Amid flat revenues, the Big Six banks reported mixed results for their fiscal fourth quarters, Fitch Ratings reports.
The rating agency said the big banks, along with Desjardins Group, reported aggregate revenues that were down 1% year over year.
“Sequentially, volumes were higher in the banks’ Canadian segments, which were offset by a more challenged environment for U.S. operations,” Fitch said.
“Although capital markets businesses have improved in general, wealth management continues to experience low transaction revenue,” it added.
Aggregate earnings were down by 6% in the fourth quarter, Fitch reported, as several banks took charges to account for workforce reductions, along with real estate and service contract cuts.
“Operating expenses were up 5% [quarter over quarter] to an aggregate total of $34.1 billion as certain banks announced reductions in their staffing levels,” Fitch said.
Some of the banks expect this trend to continue in the first half of 2024, it noted, while others are anticipating increased efficiencies of 1% to 2% next year.
Amid the higher expenses, the banks continued to see negative operating leverage in the fourth quarter, with median operating leverage of -4.1% on a quarter-over-quarter basis and -9.3% year over year.
Looking ahead, the rating agency said it expects earnings to stabilize in 2024 “as banks begin to see the benefit of these efficiencies along with improving asset yields due to loan portfolio rebalancing.”
Given the gloomier economic outlook for the coming year, the big banks increased credit loss provisions on performing loans for their Canadian operations, Fitch said. Provisions for the U.S. were focused on impaired loans “due to some emerging weakness in consumer health and deterioration in certain commercial real estate exposures,” it said.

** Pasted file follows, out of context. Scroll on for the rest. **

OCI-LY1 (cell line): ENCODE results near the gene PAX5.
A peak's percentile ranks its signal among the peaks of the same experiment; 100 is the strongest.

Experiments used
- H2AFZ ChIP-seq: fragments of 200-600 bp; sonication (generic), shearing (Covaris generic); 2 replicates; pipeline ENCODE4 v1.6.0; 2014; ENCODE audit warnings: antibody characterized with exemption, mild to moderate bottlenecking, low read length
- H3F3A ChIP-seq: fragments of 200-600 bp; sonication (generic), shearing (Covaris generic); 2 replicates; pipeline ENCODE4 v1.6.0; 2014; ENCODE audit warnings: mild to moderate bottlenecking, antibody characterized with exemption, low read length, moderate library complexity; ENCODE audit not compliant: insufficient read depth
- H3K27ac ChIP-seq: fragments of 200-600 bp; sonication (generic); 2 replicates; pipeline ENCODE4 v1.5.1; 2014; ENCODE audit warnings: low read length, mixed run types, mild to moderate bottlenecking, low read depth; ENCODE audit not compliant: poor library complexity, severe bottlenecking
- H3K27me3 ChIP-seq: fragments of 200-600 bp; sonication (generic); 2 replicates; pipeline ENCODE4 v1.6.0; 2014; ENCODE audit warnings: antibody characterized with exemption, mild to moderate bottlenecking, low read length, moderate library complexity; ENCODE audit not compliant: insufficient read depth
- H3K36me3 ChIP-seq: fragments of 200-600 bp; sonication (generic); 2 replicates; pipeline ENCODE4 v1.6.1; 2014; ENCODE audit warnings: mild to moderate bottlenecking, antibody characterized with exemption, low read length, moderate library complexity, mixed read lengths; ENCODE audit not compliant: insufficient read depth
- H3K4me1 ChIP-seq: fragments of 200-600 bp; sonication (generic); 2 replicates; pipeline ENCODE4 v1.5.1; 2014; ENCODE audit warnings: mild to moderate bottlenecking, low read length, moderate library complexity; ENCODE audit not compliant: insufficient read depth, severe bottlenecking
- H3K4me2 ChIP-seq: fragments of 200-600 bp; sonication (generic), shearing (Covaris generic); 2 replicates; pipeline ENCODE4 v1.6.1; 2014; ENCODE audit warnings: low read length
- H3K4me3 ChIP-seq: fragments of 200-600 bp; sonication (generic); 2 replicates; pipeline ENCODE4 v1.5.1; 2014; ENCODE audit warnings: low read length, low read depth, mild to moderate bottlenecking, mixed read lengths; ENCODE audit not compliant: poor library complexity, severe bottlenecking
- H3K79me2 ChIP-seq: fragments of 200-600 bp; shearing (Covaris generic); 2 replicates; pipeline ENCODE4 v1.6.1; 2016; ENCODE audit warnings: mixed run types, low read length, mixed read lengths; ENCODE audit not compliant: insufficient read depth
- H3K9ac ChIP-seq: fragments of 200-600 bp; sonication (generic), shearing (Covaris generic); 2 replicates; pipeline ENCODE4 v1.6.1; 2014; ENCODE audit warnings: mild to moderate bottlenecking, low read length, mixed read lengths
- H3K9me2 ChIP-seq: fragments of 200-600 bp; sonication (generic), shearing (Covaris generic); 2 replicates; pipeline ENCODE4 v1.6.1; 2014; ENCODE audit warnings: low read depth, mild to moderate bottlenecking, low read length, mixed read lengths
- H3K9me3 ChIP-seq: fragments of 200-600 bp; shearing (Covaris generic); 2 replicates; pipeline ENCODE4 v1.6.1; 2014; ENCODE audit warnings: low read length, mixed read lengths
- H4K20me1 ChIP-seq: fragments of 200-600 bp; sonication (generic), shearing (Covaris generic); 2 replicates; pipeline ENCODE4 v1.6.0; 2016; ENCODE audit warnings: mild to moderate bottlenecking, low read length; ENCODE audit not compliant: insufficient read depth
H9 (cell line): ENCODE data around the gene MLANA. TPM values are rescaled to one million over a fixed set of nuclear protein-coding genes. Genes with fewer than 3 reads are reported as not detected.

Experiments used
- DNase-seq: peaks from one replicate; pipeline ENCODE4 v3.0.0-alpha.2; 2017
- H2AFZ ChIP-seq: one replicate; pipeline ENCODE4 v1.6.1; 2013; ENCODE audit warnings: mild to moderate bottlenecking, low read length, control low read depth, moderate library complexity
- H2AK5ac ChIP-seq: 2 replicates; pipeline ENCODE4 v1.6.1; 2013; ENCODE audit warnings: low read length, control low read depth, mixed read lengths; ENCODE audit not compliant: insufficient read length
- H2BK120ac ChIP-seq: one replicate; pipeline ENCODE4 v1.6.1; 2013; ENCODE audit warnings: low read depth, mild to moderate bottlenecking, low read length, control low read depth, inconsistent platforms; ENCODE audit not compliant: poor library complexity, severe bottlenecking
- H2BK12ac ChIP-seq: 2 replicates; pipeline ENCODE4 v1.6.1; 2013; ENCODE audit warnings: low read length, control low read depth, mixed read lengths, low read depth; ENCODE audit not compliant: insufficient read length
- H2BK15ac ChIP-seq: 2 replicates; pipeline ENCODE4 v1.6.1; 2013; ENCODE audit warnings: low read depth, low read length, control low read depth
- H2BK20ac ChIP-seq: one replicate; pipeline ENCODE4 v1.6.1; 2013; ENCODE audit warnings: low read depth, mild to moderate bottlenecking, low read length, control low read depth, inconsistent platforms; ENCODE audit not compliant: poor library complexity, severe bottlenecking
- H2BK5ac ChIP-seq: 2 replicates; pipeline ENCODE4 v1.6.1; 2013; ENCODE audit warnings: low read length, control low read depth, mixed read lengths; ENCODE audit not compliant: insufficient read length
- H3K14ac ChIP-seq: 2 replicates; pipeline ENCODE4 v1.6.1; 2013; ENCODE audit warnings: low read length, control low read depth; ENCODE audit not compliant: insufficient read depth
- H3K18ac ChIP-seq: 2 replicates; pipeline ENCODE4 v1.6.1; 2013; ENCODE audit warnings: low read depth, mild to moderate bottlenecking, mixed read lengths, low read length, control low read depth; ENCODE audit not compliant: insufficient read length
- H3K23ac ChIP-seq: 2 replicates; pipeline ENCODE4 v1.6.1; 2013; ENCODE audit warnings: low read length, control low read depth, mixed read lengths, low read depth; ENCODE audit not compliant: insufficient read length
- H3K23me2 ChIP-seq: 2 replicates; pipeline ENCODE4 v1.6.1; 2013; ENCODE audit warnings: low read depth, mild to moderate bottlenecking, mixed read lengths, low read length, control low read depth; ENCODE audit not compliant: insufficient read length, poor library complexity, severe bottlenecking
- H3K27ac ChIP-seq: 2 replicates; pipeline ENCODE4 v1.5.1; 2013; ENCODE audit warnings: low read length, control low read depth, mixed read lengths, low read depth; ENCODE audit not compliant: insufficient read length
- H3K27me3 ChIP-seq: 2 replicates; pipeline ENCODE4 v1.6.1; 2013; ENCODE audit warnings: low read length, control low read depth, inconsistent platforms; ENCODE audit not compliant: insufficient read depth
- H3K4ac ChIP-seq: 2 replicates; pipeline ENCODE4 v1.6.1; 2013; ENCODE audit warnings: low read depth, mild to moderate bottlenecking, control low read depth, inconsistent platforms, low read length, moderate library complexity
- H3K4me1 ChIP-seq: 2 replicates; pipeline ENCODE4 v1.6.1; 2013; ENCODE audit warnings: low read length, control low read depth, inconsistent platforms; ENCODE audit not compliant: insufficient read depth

Gross impaired loans as a share of total loans came in at 54 basis points, up from 47 bps last quarter, the report noted.
“Banks continue to highlight office commercial real estate as a sector of special focus although it represents approximately 1% or less of total loans,” it said.
“In general, banks have begun to see some weakness in their consumer lending portfolios, a trend which Fitch expects to continue as individuals feel the pressure from a high interest rate environment and a softer economic outlook,” it added.
The banks also continued to build up their capital positions, with most banks targeting common equity Tier 1 ratios of between 12.0% and 13.0%.
In terms of funding, total deposits increased by 2% in the latest quarter, “mainly due to strong deposit numbers in Canada [. . .] despite some pressures across the banks’ U.S. subsidiaries, in line with U.S. industry trends,” the report said